Looking through boxes of books in the attic for a school book sale, I came across all the Laura Ingalls books I had as a child and reread them all over Christmas. My daughter loves watching the occasional episode of 'Little House on the Prairie' and has started the first book 'Little House on the Big Woods'.
Reading the books as an adult means a much different interpretation than reading as a child. Reading them years ago, I was envious of Laura's adventures as they journeyed across the Wild West. Rereading it now makes me much more respectful of the dangers. Imagine heading off in a wagon into virtually unknown territory with 3 little girls and all you own in the wagon - facing dangers such as wild wolves, hostile Indians and many other perils. Their wants were simple, as a family they wanted to be more or less sustainable and live 'like kings' by killing and eating wild animals. Although things like nails needed to be purchased, they traded items like furs in the early days. Moving back out of Indian country, settling nearer to towns, meant that they became more dependent on suppliers.
Laura clearly had a penchant for storytelling. Telling tales of Pa playing the violin, building claim shanties, being lost in the snow, being chased by wolves, stories of how Mr. Edwards crossed a river to bring them gifts from Santa Claus, when they all got malaria, the personality of Jack their dog, their relationship with other families, the isolation from relations, the hints of Ma's worry when Pa was lost in a blizzard, the relentless cold and survival during the 'long winter', Mary's blindness, Laura's first teaching job and how she realised the importance of a genuine smile, her dislike of Nellie and her romance with Almanzo. Yet so much was left out - the death of Frederick (when Laura was young), the birth of Grace. Each book picks up in a new area or with a new experience.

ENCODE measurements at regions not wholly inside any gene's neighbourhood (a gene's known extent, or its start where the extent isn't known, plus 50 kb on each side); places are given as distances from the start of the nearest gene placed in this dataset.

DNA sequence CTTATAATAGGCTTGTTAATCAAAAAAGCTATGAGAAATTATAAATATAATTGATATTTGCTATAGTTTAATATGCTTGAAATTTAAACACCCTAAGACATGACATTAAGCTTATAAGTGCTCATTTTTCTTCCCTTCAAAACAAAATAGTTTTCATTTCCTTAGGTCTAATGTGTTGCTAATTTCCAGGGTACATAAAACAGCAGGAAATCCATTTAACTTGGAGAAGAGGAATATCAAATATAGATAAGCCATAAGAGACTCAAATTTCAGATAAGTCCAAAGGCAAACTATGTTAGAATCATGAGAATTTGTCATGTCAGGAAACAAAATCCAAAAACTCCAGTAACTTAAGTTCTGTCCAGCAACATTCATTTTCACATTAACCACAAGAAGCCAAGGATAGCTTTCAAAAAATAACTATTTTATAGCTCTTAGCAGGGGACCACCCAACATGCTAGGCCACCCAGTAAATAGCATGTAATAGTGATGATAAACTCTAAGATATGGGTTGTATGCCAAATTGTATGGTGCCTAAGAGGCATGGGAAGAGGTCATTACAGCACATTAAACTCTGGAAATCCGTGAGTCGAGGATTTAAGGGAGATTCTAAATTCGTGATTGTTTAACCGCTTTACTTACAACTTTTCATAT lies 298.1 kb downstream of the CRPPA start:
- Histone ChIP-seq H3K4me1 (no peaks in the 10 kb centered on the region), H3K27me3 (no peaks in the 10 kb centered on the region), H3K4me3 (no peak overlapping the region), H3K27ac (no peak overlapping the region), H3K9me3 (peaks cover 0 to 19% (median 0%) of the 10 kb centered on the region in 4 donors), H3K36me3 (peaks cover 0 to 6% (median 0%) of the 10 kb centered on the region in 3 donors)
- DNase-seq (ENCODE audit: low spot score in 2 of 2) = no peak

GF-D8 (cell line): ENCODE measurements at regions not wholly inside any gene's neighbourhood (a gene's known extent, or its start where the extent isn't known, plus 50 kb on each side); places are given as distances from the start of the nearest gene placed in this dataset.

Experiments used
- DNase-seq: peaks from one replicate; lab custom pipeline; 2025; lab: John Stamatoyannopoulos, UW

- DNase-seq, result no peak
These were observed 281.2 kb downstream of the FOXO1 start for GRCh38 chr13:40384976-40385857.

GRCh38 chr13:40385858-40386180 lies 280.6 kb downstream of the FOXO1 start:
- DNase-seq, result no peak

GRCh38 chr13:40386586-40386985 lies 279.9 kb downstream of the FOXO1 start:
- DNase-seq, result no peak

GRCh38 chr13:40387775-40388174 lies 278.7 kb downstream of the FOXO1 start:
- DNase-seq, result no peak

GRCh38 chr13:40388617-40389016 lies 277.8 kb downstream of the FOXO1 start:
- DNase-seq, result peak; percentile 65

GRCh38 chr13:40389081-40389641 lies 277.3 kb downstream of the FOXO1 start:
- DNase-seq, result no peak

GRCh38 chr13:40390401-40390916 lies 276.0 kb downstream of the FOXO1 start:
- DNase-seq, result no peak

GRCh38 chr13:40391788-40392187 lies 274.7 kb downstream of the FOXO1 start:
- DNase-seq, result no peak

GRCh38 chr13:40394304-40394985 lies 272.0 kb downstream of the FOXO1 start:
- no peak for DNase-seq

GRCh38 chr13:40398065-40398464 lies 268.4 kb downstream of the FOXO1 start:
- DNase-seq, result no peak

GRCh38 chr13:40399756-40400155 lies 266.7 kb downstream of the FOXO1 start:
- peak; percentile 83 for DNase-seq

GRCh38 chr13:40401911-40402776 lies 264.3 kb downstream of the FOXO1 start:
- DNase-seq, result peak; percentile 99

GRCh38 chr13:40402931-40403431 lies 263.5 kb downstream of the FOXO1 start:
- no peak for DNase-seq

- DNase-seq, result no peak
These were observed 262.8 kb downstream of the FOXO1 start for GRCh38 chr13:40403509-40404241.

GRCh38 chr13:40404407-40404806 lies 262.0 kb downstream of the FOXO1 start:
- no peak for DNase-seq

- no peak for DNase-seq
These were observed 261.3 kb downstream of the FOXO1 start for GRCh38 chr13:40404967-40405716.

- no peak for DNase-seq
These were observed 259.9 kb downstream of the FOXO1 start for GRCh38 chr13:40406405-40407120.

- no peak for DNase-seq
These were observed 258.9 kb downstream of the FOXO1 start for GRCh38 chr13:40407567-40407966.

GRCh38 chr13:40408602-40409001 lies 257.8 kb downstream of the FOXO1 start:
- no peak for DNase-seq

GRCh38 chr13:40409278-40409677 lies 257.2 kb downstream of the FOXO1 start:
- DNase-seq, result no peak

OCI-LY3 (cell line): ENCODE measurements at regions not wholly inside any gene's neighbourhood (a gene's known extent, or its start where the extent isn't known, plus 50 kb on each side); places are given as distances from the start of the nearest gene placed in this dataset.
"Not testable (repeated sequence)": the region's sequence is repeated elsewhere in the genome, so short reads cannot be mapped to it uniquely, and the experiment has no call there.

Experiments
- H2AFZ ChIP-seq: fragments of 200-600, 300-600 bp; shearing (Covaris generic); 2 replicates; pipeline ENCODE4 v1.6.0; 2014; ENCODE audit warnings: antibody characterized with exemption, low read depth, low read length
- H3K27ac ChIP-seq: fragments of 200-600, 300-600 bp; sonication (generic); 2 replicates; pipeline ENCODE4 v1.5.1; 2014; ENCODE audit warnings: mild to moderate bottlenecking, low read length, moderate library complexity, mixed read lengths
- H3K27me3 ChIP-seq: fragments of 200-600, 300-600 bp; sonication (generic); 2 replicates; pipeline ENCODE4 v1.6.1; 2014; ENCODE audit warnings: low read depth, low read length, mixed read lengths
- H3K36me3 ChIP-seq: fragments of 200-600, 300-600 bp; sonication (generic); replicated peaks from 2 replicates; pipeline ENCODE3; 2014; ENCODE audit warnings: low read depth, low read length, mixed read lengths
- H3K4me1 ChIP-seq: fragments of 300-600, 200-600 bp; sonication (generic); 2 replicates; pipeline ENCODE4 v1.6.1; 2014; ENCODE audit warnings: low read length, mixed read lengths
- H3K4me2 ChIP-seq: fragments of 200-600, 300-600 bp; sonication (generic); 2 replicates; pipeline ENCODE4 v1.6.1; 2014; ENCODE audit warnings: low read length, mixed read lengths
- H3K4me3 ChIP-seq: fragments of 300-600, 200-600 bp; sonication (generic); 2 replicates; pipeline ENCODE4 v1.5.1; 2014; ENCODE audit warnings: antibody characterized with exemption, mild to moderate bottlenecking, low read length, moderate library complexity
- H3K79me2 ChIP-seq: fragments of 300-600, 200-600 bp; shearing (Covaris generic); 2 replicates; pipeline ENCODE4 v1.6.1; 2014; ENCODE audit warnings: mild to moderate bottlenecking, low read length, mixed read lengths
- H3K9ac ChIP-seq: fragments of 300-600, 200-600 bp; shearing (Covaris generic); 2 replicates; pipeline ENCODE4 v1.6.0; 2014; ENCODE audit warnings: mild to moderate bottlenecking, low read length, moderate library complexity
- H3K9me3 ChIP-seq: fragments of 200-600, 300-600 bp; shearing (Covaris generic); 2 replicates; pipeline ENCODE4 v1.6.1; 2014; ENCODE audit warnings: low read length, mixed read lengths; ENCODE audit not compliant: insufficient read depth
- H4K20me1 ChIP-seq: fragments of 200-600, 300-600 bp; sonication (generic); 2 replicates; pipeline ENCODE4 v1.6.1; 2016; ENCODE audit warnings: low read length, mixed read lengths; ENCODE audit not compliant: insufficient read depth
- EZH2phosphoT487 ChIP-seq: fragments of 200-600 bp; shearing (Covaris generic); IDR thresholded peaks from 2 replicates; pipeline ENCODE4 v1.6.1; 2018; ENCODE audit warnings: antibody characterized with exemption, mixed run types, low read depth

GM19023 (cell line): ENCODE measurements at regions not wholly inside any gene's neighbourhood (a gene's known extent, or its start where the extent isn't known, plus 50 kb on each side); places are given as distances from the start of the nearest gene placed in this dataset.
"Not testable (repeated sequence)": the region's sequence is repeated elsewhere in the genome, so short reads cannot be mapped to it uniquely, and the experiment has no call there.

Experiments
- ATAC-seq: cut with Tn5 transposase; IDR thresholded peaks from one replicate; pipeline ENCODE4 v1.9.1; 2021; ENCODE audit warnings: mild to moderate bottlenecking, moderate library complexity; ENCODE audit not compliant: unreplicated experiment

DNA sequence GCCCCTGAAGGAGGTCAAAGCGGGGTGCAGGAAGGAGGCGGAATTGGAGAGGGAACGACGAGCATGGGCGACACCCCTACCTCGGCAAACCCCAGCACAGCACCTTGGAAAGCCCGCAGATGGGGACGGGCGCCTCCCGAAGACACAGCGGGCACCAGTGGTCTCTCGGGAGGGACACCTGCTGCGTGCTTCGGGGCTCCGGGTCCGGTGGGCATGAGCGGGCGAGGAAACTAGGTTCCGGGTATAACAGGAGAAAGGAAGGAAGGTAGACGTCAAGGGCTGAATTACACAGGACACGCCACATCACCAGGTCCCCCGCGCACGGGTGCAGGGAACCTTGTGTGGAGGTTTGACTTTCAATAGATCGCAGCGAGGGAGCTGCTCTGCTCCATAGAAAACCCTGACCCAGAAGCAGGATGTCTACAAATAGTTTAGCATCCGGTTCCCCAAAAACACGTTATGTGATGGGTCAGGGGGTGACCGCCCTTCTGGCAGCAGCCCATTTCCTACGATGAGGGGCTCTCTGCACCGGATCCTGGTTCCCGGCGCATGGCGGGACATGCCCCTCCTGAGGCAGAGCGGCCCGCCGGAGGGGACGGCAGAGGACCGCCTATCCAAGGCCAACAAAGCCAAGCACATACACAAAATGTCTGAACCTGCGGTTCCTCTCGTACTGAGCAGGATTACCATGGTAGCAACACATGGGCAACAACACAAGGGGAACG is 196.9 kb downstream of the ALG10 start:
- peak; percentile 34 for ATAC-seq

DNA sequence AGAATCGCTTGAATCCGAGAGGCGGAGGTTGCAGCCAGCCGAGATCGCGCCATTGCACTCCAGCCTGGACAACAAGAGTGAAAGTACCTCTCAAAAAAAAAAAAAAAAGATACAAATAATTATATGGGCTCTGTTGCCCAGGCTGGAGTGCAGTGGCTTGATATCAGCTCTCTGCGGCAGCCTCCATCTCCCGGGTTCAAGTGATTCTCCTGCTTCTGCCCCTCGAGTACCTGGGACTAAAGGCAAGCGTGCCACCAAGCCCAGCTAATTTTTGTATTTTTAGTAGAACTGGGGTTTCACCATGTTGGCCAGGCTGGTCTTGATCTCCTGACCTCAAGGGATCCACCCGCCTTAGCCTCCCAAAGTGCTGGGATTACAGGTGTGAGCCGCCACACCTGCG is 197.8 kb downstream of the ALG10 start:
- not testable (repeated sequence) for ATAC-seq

What also struck me was how they made so much - such as sewing sheets, sewing all their clothes, making much treasured gifts for each other, using everything from every animal. The high educational standard was evident too - starting school late yet the difficult words they learnt to spell, the detail in history and geography, the mental arithmetic - has it all been dumbed down in recent years??
Farmer Boy is about Almanzo's boyhood, starting when he was nine and his love for horses and farming was evident throughout. The Wilder family seemed much more affluent than their neighbours and seemed to be well respected. Living in a relatively large house, banking money every year and having the largest stable at the church to shelter their horses in, with the older children going to an academy, they seemed much more wealthy that Almanzo was in later life. While stories of Laura's childhood recorded the killing of animals for food, Almanzo's childhood seemed to be centred around food - it records what they ate for many meals as well as the hard work involved in using absolutely everything they produced. Creating clothes from the sheep's wool, butter for sale from the milk, jams, preserves, ice.
The stories have such a charm, they are perfect for children to read and I thoroughly enjoyed rereading them too. My set of Laura Ingalls books, as you can see, is extremely tattered and well worn - I was even eyeing up a new set of Little House / Laura Ingalls Wilder Box Set